One of Australia's most prominent sportswomen, former tennis world number 1, Evonne Goolagong Cawley has been awarded the most prestigious Australia Day honour.
Beloved for her grace on court and gracious nature, Goolagong Cawley said she was surprised and overwhelmed at the news.
"To be considered for any award, let alone this one, is a humbling experience, for all I have done in my life is to try hard at the things that I loved doing," she said.
She is among 16 recipients of the AC, the Companion in the General Division of the Order of Australia, and has been recognised for her years as a player and for her charity work with indigenous youth.
Governor General, Sir Peter Cosgrove, will present Goolagong Cawley with her Order of Australia on Saturday night, before the Australian Open women's singles final.
A host of sportswomen were given 2018 honours, including golfer Karrie Webb (AO), and Olympic swimmers Susie O'Neill and Shane Gould.
But the diversity of the honours list is once again under scrutiny.
Overall, women continued to be under-represented, with men making up two-thirds of the 641 people honoured.
Women comprised 33.5 per cent of recipients, a decrease on the 34.6 per cent in 2017.
The percentage of women nominated also dropped by nearly 2 per cent.
This year's honours are also light on celebrities and politicians.
Higher profile recipients of the top-tier AC award include late Olympic gold medal runner Betty Cuthbert, social historian Professor Janet McCalman and former Australian Ballet principal dancer Lucette Aldous.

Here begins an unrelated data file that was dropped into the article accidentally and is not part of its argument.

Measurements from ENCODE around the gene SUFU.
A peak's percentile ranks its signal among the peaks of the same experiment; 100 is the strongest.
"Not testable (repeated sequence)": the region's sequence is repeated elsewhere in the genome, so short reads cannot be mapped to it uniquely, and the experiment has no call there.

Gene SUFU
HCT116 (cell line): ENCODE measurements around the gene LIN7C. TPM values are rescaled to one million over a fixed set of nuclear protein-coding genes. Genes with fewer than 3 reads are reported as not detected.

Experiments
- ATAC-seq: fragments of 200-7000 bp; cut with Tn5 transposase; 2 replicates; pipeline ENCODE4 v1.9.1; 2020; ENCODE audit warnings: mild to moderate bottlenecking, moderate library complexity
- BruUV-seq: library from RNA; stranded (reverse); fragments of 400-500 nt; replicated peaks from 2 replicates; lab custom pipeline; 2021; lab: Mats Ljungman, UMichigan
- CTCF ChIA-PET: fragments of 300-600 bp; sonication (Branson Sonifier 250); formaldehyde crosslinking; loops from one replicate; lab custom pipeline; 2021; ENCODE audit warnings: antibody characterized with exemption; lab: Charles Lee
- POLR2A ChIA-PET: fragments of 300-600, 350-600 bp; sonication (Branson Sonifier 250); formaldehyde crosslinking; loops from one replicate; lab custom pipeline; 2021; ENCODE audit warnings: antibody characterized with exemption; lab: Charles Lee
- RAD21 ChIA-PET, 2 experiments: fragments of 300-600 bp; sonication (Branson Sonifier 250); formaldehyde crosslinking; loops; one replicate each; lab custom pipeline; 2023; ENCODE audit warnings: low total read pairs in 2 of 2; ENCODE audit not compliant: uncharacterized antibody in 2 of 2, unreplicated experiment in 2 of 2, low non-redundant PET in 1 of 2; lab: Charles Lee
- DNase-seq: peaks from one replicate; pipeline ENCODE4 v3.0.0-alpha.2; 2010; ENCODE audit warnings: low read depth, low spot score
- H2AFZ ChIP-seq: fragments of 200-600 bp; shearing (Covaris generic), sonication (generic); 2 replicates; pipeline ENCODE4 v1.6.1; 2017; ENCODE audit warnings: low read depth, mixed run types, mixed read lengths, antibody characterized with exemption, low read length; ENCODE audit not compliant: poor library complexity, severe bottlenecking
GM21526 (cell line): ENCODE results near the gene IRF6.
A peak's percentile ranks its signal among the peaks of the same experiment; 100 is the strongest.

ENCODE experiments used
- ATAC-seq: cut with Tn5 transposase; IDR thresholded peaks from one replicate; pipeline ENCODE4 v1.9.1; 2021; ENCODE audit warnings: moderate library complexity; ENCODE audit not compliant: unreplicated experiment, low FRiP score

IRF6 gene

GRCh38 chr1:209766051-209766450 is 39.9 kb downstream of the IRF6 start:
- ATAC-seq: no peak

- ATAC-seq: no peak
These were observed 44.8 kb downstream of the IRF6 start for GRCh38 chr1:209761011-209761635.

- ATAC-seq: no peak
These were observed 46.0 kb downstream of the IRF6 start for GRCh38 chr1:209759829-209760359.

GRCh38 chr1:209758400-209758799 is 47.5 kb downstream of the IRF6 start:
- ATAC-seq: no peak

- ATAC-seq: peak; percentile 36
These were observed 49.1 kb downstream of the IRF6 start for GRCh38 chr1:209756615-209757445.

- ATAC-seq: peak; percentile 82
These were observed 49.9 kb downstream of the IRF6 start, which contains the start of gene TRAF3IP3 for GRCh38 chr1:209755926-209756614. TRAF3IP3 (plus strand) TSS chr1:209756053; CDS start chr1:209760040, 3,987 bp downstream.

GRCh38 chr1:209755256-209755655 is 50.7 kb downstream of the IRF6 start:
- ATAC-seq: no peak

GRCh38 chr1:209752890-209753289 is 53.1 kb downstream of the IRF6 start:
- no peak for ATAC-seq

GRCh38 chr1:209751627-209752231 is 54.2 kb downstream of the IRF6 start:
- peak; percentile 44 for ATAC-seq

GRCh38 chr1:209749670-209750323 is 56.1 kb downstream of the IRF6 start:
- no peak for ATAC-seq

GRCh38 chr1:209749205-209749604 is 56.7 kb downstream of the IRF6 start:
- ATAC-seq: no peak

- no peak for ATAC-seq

Doctors and scientists are prominent in the high-level honours, including Melbourne Professor Jeffrey Rosenfeld, who is among the researchers leading the development of the bionic eye.
He is joined by former Australian Medical Association head Dr Mukesh Haikerwal, who recently campaigned against the introduction of Victoria's voluntary euthanasia laws.
UK-based QC and human rights campaigner Geoffrey Robertson is among those to receive the Officer of the Order of Australia, as well as Oxfam Australia chief executive Helen Szoke.
Journalist and women's rights campaigner Tracey Spicer can now add the letters AM to the end of her name, as can Walter Mikac, who founded the Alannah and Madeline Foundation after his wife and two children were killed in the Port Arthur massacre.
Landscape architect to high society Paul Bangay, and artistic director of the Australian Shakespeare Theatre Company, Glenn Elston, have received a Medal (OAM) of the Order of Australia.
Among Victorian OAM recipients are Melbourne pest controller David Gay, whose family company started in 1960; and 82-year-old althete and coach Tom Hancock, who continues to compete in shot put, discus and javelin today.
Sex Discrimination Commissioner Kate Jenkins is disappointed there has been no increase in the number of women nominated, and has urged the public to put women's names forward.
However, a spokesman for the Honours and Awards Secretariat said future honours lists were likely be more equal. In the six months to December last year, 42 per cent of nominations received for upcoming awards were for women, he said.
Goolagong Cawley, a Wiradjuri woman from the small town of Barellan, NSW, became the world's number one female tennis player in 1976.
She won seven Grand Slam singles titles.
At 19 she won Wimbeldon for the first time, yet her most famous victory came in 1980 when she became the first mother to win the English grand slam since 1914.
She now chairs the Evonne Goolagong Foundation promoting health, education and employment, through tennis, for indigenous youth.
She said she had received plenty of support to achieve her dreams, and so I have done my best to in turn help young people achieve theirs, whatever they may be.''